Speciation Teacher Resources

Find Speciation educational ideas and activities

Showing 61 - 80 of 137 resources
A colorful wedge of Earth, map of tectonic plates, and numbered facts about Earth structure fill the first two pages of this resource. After reading and absorbing the information, geologists get into groups and make clay models to demonstrate faulting and folding of Earth's crust. A second activity is also included in which individuals research Pangaea, Laurasia, and Gondwana. Plenty of background information and a grading rubric are included to support you with these assignments.
Explore the concept of evolution and cell biology; your class can work in groups to use the internet to view websites on evolution, take a quiz, and complete a lab activity.
Students discuss Darwin's theory of evolution. In this biology lesson, students investigate what influenced Darwin's thinking as it relates to Evolution. They discuss pros and cons of Natural Selection.
Students label maps with the geographical distribution of wolf subspecies and the original locations of dog breeds. They read and discuss related articles and write essays based on their research.
Students design a presentation that trace the development of an organ system through the major phyla of the animal kingdom looking for the relationships between structure and function by documenting adaptations.
Students examine mechanisms behind biological evolution and the theories that feed it, and are able to demonstrate their knowledge of these theories in a story.
Students investigate the evidence and consequences of global warming. They read and discuss an article, conduct a debate, evaluate their community's climate statistics, log their gas consumption for a week, and develop a panel discussion on fossil fuels.
Students examine the value of ecosystems. They read and analyze an article, evaluate ecosystem services, research the benefits of biomonitors, and design a public service announcement.
Students examine the topic of evolution as it relates to biodiversity in various remote areas of the world. They watch videos, conduct Internet research, and in small groups create a digital video report to illustrate common evolution in their own world.
Ancient coral beds give scientists clues to past ocean temperatures in much the same way that tree rings indicate historical weather conditions. High school scientists examine coral oxygen isotope ratios and plot the data as a function of the age of the coral. They relate their findings to climate change. Many resource links are included that can lead to extension activities. 
Learners perform an experiment to demonstrate the principles of antibody-antigen binding, the secondary immune response, cross reactivity, and complement fixation. The materials to be used include antibodies from a rabbit that was injected once with red cells from a sheep and also one that was injected three times with the red cells from a sheep.
Students are able to use a secchi disk to measure the turbidity of water by determining the depth at which the sechi disk is no longer visible and using the data in a formula to quantify the results. They are able to use Vernier probes to condcut water quality testing for: dissolved oxygen, nitrates, pH, temperature, phosphorous and produce computer printouts of the data collected.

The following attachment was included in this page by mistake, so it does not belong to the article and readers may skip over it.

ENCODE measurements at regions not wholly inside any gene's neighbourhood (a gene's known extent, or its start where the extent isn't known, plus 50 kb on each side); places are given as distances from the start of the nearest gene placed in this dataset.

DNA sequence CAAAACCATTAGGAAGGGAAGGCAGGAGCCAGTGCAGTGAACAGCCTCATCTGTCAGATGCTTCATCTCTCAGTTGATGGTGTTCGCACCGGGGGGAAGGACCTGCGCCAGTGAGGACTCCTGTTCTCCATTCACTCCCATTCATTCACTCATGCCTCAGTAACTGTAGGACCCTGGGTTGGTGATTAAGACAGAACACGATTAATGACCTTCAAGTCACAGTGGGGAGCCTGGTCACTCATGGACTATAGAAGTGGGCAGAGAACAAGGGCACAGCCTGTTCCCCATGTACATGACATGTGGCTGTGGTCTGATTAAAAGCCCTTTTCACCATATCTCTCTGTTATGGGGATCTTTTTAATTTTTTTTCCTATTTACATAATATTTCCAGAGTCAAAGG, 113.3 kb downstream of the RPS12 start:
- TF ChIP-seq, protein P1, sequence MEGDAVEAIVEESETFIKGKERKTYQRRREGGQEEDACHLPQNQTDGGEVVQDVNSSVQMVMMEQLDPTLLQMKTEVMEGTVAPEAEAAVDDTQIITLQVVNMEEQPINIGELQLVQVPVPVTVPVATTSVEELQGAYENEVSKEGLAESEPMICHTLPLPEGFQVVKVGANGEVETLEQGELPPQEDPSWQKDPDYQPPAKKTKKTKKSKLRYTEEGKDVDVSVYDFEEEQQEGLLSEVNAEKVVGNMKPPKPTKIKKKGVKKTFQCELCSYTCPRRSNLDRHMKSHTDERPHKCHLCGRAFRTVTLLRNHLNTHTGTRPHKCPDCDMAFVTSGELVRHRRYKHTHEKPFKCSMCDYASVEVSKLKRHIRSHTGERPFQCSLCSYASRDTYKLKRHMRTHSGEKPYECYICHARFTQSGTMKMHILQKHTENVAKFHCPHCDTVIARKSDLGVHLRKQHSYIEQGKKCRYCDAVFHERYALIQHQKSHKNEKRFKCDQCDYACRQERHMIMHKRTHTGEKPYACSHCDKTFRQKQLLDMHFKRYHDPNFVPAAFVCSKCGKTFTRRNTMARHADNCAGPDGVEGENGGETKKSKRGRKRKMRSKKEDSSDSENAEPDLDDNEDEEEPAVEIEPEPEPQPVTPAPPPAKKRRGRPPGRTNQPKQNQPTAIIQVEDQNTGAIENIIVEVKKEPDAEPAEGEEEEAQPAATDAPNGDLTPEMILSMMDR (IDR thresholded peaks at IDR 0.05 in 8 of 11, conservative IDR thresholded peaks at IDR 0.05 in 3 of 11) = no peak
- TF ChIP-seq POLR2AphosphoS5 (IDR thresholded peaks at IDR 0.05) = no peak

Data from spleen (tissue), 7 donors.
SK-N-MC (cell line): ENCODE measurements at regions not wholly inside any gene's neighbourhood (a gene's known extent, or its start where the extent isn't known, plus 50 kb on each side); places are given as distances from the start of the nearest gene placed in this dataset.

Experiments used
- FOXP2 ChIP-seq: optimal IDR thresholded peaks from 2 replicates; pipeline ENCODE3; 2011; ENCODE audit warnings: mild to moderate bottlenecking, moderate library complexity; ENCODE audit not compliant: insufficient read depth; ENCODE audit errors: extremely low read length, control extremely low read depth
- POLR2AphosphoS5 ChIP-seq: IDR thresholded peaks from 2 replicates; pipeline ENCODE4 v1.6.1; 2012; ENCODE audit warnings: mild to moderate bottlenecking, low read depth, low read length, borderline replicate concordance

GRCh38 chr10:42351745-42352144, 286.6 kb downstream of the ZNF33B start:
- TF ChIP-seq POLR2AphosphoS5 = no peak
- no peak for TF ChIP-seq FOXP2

Young scholars investigate genetics and evolution of species. They simulate the breeding of birds using origami birds. In addition, using dice they introduce genetic variation into the species.
In this primate evolution worksheet, high schoolers will review the structures and functions that are characteristic of primates. Students will identify the differences between Old World monkeys, New World monkeys, and prosimians. This worksheet has 5 true or false, 20 matching, 3 fill in the blank, and 5 short answer questions.
In this evolution worksheet, students fill in the blank of 20 statements that describe the hypothesis of why finches from the Galapagos Islands have changed over time.
For this special segments in triangles worksheet, 10th graders solve 86 various types of problems that include determining the measure of various triangles. They draw and label a figure that illustrates each situation. Then, students prove triangles congruent by the given theorem or postulate. They also use the problem-solving strategy of working backward to complete the indirect proof in paragraph form.
Compare various types of biological diversity in a coral reef and calculate a numeric indicator that describes the diversity found in coral communities. Your class can work in groups to look at the abundance and distribution data of species in two communities. This lesson gives the opportunity to study both the biological topics and statistical mechnisms.
Young scholars design an underwater vehicle. In this engineering instructional activity, students will design an underwater robot that includes specific systems for it to function properly. Each group will present their prototype to the class.
Students write an essay about the coral reefs. In this oceanography lesson, students investigate the reef of Bonaire and compare it to reefs that are not thriving. Students then explore the differences that contribute to the overall health of the coral reefs.
Students explore the concept of paleoclimatological proxies.  In this paleoclimatological proxies instructional activity, students explain isotope ratios in deep water coral samples.  Students write a paragraph about global climate change as it effects their life.

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